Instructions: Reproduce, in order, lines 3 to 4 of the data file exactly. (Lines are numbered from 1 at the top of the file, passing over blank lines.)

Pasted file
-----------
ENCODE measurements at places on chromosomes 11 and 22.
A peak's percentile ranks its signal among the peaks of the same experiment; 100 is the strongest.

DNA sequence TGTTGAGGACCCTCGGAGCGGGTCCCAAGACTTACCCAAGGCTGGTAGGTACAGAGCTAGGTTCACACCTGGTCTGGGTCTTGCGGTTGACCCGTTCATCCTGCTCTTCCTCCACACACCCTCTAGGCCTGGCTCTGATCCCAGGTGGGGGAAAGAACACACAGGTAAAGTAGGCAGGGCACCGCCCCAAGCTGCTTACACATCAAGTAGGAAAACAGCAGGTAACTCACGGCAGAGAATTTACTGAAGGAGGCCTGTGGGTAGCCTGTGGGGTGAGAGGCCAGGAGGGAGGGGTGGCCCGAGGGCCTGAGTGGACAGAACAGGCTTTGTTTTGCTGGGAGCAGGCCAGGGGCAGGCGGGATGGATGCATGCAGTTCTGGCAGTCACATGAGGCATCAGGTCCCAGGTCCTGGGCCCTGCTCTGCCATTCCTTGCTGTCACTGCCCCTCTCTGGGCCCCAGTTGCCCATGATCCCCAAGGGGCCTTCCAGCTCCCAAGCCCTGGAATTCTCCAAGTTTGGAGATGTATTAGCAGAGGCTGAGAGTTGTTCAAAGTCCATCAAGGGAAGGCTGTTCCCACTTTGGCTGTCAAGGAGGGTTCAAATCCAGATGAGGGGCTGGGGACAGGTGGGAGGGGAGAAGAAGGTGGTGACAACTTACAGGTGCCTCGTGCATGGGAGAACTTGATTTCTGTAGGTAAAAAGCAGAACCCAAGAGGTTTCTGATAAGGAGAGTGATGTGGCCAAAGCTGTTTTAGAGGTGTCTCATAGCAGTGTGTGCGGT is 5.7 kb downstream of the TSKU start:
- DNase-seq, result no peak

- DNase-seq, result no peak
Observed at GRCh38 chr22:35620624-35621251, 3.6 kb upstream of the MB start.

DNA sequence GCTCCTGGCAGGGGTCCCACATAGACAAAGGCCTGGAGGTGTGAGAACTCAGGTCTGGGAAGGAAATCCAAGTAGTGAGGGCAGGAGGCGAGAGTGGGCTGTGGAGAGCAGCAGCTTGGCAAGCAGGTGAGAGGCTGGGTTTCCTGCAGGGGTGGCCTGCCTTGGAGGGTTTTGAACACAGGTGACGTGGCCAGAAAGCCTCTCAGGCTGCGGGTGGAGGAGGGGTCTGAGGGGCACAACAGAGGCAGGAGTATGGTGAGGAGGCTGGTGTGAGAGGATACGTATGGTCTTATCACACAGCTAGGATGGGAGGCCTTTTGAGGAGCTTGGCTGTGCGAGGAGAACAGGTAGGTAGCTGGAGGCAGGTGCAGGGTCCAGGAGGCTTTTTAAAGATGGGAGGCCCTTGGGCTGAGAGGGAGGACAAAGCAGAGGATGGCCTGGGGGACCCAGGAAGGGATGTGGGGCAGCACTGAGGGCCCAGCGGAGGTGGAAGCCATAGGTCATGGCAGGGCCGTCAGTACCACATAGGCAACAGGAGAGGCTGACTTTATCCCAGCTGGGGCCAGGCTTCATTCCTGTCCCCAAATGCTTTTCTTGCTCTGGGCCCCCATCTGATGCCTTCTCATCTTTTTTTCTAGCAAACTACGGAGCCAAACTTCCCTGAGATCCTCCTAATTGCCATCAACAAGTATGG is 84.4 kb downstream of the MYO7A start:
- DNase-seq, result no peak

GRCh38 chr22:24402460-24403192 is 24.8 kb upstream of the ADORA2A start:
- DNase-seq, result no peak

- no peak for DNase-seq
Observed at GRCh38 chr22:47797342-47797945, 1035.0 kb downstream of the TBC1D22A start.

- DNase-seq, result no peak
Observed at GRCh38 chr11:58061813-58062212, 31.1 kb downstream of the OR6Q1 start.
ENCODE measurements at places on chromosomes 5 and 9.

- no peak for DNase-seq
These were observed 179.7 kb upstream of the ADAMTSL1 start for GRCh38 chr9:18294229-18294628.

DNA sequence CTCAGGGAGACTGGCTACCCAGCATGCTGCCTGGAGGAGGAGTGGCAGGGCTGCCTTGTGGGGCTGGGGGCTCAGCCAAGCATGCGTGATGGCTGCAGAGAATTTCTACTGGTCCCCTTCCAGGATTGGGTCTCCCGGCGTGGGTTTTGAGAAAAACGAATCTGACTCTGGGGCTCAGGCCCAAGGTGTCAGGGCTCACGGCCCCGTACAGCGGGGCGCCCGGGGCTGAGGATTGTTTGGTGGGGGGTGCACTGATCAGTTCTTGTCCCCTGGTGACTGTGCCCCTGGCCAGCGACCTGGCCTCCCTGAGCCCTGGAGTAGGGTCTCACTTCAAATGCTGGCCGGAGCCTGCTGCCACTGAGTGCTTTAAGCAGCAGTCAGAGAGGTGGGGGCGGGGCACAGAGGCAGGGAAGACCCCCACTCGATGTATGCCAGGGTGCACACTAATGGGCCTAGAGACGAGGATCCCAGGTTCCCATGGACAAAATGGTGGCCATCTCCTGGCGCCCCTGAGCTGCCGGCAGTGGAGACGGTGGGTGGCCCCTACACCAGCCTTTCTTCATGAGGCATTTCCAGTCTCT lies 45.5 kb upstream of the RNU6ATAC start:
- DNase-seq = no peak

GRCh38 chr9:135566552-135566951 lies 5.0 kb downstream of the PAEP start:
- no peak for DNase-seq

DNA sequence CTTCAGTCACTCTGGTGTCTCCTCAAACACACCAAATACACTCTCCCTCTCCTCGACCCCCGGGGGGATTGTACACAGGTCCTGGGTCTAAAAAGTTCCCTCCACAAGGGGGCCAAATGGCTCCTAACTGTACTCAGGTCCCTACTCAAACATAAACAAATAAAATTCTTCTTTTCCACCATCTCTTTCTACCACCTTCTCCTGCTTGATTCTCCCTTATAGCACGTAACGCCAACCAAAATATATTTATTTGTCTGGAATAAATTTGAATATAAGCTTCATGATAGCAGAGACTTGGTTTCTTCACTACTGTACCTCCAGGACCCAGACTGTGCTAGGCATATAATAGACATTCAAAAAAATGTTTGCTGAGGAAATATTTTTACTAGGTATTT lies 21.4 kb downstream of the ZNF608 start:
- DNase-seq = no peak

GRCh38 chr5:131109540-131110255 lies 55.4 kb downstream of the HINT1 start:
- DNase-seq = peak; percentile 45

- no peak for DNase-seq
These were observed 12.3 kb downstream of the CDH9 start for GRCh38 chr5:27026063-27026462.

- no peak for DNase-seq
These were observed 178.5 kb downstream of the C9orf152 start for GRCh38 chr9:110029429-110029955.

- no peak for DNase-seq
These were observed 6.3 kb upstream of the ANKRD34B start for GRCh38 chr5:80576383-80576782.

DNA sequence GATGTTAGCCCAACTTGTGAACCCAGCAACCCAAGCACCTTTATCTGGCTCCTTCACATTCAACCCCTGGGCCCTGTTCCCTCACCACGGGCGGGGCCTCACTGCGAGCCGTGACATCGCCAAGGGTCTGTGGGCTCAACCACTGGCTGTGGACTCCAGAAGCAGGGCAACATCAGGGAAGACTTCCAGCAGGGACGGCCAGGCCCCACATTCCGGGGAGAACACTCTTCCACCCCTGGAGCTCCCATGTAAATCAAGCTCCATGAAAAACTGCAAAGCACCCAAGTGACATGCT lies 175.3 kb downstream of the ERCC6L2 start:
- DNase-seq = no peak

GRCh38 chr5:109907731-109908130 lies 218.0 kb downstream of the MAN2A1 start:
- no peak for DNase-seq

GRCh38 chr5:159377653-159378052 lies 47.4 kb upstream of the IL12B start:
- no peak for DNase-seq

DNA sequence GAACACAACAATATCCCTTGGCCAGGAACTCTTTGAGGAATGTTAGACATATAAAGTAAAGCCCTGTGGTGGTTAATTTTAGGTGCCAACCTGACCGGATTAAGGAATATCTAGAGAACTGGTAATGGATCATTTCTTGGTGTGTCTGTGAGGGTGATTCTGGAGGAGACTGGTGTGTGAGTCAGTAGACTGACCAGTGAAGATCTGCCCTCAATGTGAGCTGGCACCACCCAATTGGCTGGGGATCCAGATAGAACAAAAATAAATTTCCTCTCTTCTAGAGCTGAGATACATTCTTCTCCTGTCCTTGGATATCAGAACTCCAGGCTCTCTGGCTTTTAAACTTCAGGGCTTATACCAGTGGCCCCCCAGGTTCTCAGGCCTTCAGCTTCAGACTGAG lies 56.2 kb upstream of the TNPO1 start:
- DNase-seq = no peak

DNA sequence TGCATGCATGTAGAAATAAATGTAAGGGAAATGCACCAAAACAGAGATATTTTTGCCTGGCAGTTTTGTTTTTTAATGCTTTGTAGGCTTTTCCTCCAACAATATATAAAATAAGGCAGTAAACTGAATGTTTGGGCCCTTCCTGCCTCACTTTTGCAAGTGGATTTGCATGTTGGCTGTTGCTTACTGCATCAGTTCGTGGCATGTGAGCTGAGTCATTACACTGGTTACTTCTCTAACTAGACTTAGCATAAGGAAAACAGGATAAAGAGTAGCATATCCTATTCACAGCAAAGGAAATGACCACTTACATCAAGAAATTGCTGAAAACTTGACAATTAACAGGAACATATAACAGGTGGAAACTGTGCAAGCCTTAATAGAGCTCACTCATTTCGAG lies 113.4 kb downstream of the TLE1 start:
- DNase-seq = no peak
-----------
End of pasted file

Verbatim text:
DNA sequence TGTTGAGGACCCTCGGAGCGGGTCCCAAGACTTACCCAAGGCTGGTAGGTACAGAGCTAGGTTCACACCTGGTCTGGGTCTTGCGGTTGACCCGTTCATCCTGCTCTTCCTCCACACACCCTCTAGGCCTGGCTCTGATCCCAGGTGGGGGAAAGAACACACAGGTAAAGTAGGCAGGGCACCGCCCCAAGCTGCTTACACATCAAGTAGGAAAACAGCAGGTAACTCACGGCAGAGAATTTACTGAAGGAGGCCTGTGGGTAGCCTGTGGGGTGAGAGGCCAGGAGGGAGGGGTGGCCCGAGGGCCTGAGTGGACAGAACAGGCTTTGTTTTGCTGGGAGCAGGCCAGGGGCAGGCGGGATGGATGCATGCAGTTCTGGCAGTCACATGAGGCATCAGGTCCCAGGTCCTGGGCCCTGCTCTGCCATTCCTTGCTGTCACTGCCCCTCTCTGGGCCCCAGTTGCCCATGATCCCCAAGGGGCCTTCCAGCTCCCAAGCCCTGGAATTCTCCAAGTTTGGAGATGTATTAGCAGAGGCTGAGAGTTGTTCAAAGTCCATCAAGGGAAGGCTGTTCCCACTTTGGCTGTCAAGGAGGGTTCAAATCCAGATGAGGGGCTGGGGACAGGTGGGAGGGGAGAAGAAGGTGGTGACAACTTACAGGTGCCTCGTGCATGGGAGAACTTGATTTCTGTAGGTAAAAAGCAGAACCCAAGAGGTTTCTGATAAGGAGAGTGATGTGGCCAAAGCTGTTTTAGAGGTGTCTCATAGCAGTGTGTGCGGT is 5.7 kb downstream of the TSKU start:
- DNase-seq, result no peak